This week in BMC Cancer, a team of researchers at Ohio State University report on a novel compound, FLLL32, generated from curcumin, a naturally-occurring phenolic compound show to exhibit several antitumor behaviors. "FLLL32 possesses superior biochemical properties and more specifically targets STAT3, a transcription factor important in tumor cell survival, proliferation, metastasis, and chemotherapy resistance," the authors write. The new compound decreased STAT3 DNA binding, which suggests it works against osteosarcoma cell lines, they add.
Also in BMC Cancer this week, researchers in Japan say the expression of protein CD168 in gastric cancer may have prognostic value. The team examined CD168 expression in 196 gastric cancer patients, and found that CD168 positivity was "significantly correlated with the depth of invasion, nodal involvement, and vessel invasion." Further analysis showed that CD168 positivity was also correlated with significantly higher mortality CD168 negativity. "Our results suggest that cancerous CD168 positivity is strongly related to the invasion and metastasis of gastric cancer tumors," the authors write.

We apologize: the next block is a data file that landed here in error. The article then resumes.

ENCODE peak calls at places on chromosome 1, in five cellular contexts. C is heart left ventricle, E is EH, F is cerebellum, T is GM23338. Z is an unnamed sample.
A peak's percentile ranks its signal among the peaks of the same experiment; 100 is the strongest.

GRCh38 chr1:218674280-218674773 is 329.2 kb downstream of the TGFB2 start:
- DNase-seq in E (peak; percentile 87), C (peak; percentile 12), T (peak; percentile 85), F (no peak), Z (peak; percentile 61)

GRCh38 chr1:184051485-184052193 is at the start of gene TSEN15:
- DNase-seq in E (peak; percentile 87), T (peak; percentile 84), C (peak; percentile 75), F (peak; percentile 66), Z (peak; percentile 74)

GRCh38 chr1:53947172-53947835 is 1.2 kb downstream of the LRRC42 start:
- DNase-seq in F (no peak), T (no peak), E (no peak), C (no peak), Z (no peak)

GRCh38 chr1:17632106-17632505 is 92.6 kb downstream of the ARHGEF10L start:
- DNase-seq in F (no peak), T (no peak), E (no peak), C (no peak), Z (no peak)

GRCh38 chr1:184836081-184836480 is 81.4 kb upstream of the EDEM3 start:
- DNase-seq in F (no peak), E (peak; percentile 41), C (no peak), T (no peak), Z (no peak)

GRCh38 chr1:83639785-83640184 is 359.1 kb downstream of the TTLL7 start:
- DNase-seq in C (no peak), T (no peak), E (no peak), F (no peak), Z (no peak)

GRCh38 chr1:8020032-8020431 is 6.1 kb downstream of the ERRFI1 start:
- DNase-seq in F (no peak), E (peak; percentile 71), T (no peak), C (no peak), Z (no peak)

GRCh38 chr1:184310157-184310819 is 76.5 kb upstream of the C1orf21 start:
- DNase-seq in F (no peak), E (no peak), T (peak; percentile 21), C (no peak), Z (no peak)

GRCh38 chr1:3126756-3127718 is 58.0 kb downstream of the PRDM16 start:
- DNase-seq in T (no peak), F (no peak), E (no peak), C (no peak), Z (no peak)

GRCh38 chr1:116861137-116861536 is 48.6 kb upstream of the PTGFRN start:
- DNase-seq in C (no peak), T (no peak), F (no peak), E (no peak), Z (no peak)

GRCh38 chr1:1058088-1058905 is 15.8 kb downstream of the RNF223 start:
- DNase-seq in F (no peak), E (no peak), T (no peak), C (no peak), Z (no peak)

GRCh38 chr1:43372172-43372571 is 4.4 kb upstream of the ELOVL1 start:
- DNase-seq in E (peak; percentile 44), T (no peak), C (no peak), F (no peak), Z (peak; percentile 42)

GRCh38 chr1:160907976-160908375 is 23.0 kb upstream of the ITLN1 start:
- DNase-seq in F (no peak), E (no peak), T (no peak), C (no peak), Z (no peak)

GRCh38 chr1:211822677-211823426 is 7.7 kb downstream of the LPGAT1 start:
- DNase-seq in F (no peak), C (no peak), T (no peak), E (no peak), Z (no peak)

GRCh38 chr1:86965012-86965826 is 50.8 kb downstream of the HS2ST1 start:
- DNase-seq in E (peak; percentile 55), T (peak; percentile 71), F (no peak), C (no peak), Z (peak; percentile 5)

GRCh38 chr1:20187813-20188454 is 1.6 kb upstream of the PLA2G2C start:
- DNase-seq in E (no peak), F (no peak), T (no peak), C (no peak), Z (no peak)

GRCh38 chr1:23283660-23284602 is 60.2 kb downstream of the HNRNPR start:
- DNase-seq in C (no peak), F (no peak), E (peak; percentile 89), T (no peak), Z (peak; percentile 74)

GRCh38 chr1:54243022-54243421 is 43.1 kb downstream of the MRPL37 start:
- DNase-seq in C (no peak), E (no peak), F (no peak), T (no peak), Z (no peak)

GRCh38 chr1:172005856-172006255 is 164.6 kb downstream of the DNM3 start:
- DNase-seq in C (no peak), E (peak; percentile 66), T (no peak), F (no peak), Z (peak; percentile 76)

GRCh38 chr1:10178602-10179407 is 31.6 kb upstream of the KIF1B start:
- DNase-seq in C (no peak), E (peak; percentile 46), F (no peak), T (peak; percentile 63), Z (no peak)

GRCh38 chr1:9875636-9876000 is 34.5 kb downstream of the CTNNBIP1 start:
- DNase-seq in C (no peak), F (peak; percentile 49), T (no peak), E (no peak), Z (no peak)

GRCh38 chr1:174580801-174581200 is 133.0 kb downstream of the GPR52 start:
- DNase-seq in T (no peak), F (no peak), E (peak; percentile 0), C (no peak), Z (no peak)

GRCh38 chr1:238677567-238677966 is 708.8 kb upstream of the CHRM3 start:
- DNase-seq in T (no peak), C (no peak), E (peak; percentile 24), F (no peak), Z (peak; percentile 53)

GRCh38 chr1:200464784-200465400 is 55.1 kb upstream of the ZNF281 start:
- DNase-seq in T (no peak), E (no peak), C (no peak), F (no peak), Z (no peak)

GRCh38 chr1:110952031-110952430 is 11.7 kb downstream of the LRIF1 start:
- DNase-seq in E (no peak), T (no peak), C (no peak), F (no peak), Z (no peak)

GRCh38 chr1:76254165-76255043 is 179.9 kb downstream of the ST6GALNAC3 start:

And finally in BMC Cancer this week, researchers in the US and Austria say replicase-based plasmid DNA shows anti-tumor activity. The researchers evaluated the anti-tumor activity of a plasmid called pSIN-beta, which encodes the sindbis RNA replicase genes in mice with model tumors, and compared it to a traditional pCMV-beta plasmid. What they found was that in mice, pSIN-beta "more effectively" delayed tumor growth than pCMV-beta and eradicated the tumors entirely in some cases. "Replicase-based plasmid may be exploited to generate intracellular dsRNA to control tumor growth," the authors write.